Let me be clear here: both teams deserved to win that game, largely on the strength of their defensive play. The Seahawks’ defense shut down one of the best offenses in the NFL. Forget top five, the way the Seahawks are playing right now they could be the top defense, period. And while I am still not convinced that the Packers have a strong defense, or even a good one, they put in a legitimately solid performance on that side of the ball. The Seahawks’ offense is clearly a work in progress, but even so they are much better than Green Bay allowed them to be last night.
Of course, none of that is going to get the attention it deserves because of the ruling on the last play of the game. After watching it several more times, I can see evidence for an argument in favor of simultaneous possession, but I don’t know how much of that conclusion I’m basing on actual objective analysis and how much of it is just me being a Seahawks fan. What I am sure of is that it was just one of many, many instances of questionable officiating in this game.
I’m not just talking about the pass interference call on Chancellor that kept the Packers’ final scoring drive alive, either. On a scale from one to ten, with one being a hippie love-in and ten being nuclear armageddon, the conflict between the wide receivers and defensive backs on both teams was about a seven. There was enough contact on every other route to put the XFL to shame, and enough on every third or so route to substantiate sexual harrassment charges.
Along the offensive line, well, I’m not sure that holding is a strong enough call for what they were doing, but until the NFL adds a penalty for offensive tackling to the rulebook it’ll have to do. Remember those eight first-half sacks for Seattle, followed by zero in the second? Part of the reason for that was Green Bay choosing to run the ball more against the Seahawks’ pass rush personnel, but just as big a factor was the Packers finally realizing they could get away with grabbing fistfuls of jersey and never letting go. The Seahawks’ o-line got away with plenty of holds, too, but the difference in sack totals made it particularly noticeable when the Packers had the ball.
The really sad part here is that the replacement refs officiating in last night’s game were much better at their jobs than the ones I saw in Sunday’s games. The Ravens-Patriots game in particular was a knife fight from beginning to end, and I have never before seen a personal foul called on a coach for trying to get a official’s attention so he can call a time out. Even worse was the 49ers-Vikings game, wherein Harbaugh the Angrier pulled off something truly jaw-dropping. Towards the end of the game, the 49ers used their last time out, then Harbaugh successfully challenged the ruling on the field. Yes, you read that correctly: he was allowed to challenge the play even though he had no time outs. Zero. None. And then after he won the challenge, they gave him the phantom time out back. This was not a simple rule interpretation mistake like the one that awarded Seattle a fourth time out against the Cardinals, this was a grown man snarling and spitting blood at officials all game long until he bullied them into just letting him have an extra time out.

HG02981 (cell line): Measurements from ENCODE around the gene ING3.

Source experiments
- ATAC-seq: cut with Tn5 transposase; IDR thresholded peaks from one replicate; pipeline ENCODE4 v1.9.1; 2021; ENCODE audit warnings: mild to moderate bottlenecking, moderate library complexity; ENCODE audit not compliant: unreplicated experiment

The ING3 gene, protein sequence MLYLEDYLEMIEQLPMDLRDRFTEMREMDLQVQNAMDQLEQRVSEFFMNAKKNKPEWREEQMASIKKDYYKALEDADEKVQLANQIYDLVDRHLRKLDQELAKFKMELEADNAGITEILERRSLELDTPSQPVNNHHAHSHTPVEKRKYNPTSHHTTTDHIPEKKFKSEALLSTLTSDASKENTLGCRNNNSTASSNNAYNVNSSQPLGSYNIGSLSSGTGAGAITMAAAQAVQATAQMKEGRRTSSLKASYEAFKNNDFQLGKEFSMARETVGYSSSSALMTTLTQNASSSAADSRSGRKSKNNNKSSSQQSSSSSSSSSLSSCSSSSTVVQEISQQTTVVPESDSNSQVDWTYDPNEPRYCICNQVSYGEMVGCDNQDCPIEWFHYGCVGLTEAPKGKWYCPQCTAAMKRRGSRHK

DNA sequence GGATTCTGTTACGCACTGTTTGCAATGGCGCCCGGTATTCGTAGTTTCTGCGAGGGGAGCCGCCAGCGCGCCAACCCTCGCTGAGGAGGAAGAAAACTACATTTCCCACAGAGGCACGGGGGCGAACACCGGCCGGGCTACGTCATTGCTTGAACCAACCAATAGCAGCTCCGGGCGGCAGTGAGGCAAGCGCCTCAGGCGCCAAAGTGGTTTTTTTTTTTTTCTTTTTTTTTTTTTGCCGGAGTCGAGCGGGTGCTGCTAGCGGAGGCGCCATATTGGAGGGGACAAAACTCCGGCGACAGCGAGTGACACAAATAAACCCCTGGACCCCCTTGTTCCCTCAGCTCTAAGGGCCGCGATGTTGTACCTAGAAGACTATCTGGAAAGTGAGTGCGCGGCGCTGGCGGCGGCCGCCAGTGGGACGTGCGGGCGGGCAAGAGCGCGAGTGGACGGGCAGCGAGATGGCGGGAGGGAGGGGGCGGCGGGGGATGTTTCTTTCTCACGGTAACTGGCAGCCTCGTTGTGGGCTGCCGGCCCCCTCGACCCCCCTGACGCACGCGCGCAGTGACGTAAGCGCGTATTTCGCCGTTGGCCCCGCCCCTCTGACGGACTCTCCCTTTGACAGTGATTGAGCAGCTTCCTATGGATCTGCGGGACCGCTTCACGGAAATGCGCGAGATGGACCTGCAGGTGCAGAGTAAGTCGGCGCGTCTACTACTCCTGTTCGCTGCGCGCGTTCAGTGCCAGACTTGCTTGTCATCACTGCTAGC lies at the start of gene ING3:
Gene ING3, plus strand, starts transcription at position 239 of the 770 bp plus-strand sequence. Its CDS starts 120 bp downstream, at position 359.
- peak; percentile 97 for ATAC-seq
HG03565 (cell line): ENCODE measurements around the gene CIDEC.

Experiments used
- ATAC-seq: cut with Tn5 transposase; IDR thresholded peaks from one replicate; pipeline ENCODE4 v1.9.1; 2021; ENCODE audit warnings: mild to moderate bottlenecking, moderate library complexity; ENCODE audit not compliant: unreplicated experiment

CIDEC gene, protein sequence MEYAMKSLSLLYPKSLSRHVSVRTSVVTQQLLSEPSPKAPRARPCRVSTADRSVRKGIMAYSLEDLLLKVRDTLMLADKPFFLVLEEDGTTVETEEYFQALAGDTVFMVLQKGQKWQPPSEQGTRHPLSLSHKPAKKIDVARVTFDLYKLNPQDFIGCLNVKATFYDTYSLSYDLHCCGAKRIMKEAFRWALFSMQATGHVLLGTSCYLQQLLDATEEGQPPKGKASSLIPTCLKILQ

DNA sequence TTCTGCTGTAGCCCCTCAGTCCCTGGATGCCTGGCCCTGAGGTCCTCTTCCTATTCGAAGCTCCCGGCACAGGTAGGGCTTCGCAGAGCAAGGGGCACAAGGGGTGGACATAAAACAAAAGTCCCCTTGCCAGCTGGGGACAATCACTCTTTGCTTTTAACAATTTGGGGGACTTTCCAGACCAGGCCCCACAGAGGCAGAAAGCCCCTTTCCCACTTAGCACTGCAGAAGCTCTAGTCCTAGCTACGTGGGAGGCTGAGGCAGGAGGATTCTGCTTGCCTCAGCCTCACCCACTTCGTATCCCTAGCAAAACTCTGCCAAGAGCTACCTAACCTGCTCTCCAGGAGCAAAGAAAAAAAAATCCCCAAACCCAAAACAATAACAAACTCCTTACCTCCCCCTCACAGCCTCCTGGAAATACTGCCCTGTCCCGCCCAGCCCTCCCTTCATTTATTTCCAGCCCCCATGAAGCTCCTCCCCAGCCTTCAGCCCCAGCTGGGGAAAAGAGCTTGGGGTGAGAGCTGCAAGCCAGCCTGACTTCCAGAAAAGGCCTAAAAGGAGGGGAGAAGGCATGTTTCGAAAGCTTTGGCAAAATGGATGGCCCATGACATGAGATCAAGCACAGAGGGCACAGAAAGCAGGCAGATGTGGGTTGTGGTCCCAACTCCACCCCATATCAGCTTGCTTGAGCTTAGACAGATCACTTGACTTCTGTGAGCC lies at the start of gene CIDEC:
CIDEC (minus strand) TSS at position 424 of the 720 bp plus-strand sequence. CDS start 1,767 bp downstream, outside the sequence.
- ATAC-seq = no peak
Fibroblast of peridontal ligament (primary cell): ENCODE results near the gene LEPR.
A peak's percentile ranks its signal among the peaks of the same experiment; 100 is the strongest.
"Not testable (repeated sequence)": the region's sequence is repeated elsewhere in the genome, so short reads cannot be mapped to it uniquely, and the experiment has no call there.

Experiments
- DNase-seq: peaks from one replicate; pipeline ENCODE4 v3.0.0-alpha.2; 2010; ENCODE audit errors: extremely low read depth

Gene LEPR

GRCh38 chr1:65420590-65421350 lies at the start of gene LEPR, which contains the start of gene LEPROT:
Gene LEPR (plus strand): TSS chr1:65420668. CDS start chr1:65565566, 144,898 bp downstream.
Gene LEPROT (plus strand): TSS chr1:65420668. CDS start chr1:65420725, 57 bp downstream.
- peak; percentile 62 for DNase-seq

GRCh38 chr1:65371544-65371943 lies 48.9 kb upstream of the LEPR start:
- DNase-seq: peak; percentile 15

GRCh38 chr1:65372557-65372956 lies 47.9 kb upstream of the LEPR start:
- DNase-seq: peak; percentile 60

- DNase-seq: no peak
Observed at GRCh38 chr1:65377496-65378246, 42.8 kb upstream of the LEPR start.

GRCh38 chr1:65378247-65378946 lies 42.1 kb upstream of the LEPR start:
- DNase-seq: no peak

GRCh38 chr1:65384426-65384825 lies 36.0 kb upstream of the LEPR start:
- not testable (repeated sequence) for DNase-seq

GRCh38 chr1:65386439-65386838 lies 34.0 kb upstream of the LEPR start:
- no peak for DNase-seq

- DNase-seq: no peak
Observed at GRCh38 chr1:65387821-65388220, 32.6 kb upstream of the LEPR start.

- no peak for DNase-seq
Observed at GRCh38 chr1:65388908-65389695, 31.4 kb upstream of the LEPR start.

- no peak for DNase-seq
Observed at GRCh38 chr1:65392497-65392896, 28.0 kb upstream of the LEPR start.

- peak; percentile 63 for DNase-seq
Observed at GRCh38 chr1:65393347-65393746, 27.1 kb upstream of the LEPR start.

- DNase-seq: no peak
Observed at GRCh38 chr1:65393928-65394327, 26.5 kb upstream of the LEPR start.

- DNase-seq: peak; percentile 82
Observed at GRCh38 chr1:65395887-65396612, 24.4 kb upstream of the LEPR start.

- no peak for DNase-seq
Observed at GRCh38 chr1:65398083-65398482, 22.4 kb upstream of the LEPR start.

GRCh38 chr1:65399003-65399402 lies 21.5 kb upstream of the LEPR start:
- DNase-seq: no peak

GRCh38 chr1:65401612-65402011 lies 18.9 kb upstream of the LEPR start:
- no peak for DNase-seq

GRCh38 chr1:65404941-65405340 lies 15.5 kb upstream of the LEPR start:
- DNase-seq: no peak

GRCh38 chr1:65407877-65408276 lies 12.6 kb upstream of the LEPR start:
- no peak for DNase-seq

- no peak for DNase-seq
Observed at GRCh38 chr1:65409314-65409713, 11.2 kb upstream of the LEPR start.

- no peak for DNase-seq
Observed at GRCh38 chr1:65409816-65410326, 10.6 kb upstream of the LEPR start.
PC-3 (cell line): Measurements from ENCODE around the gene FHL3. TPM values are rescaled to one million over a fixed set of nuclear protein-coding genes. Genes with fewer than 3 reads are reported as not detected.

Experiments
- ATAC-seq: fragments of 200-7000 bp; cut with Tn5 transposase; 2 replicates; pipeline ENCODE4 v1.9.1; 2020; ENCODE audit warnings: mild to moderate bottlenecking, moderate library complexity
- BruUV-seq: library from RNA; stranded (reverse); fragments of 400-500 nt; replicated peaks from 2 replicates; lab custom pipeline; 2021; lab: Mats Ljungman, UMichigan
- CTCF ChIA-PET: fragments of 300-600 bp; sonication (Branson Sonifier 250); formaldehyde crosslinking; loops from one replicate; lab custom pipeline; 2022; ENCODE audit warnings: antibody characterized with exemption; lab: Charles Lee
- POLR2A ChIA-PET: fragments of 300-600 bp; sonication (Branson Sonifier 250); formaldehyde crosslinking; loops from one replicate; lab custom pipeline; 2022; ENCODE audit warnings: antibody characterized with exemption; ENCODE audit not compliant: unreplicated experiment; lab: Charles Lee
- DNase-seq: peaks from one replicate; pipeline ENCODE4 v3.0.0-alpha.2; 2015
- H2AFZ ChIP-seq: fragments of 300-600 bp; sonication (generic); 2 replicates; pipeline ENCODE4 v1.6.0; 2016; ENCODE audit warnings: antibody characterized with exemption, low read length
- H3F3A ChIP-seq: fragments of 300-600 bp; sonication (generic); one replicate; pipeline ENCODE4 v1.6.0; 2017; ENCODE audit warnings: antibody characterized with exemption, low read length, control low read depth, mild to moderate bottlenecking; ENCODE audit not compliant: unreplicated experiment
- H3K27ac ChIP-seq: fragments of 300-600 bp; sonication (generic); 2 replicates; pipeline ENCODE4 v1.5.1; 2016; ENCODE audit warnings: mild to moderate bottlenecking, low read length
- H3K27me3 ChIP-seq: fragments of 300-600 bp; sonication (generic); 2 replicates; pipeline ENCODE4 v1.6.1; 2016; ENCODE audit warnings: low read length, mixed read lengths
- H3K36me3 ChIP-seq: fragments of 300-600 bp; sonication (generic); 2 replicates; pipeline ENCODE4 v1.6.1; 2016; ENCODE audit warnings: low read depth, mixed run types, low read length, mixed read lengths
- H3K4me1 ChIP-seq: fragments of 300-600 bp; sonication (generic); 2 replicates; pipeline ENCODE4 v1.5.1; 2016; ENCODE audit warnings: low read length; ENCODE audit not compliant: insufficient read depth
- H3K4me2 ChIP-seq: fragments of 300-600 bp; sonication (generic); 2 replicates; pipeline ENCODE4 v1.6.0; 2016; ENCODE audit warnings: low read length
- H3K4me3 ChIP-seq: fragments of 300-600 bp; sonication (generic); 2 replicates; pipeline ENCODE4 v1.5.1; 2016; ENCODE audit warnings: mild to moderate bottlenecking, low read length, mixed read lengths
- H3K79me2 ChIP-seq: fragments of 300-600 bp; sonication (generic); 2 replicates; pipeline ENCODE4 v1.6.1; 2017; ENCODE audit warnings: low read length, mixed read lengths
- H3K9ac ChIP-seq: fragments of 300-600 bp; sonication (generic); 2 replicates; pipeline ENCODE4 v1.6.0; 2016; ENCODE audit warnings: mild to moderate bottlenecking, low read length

If nothing else, watching the replacement refs try and fail to not affect the game over the last seven weeks has proven that the NFL referees absolutely deserve the money they’re asking for, and they’re still a bargain at that price. Frankly, it’s incredible to me that a multi-billion a year sports industry like pro football has gotten away with paying its officials like part-time office jockeys for as long as it has. NFL officials are an integral part of the game; they make sure the flow of the contest is smooth and watchable, they ensure that us spectators are properly informed, and they keep the on-field muggings to a minimum. I love watching the Seahawks win, but I’d love it even more if they came out on top at the end of a well-called, cleanly fought game. Please get on that, NFL owners.
UPDATE (11:36): The NFL has released a statement in support of the official’s ruling, which you can read here. I don’t know whether the league actually believes the ruling was correct or if they’re just circling the wagons here, but the most important part is their statement that “The result of the game is final.” I think we all assumed it would be, but it’s nice to see it in writing.
Pete Carroll has also made some statements, both in his post-game comments and again today during an interview on 710 ESPN. The radio interview goes into some discussion of Carroll’s interpretation of how the rules apply to the final play of the game, but his statement regarding the replacement officiating in his post-game comments is quite possibly the most succinct and level-headed evaluation of the situation I’ve read yet.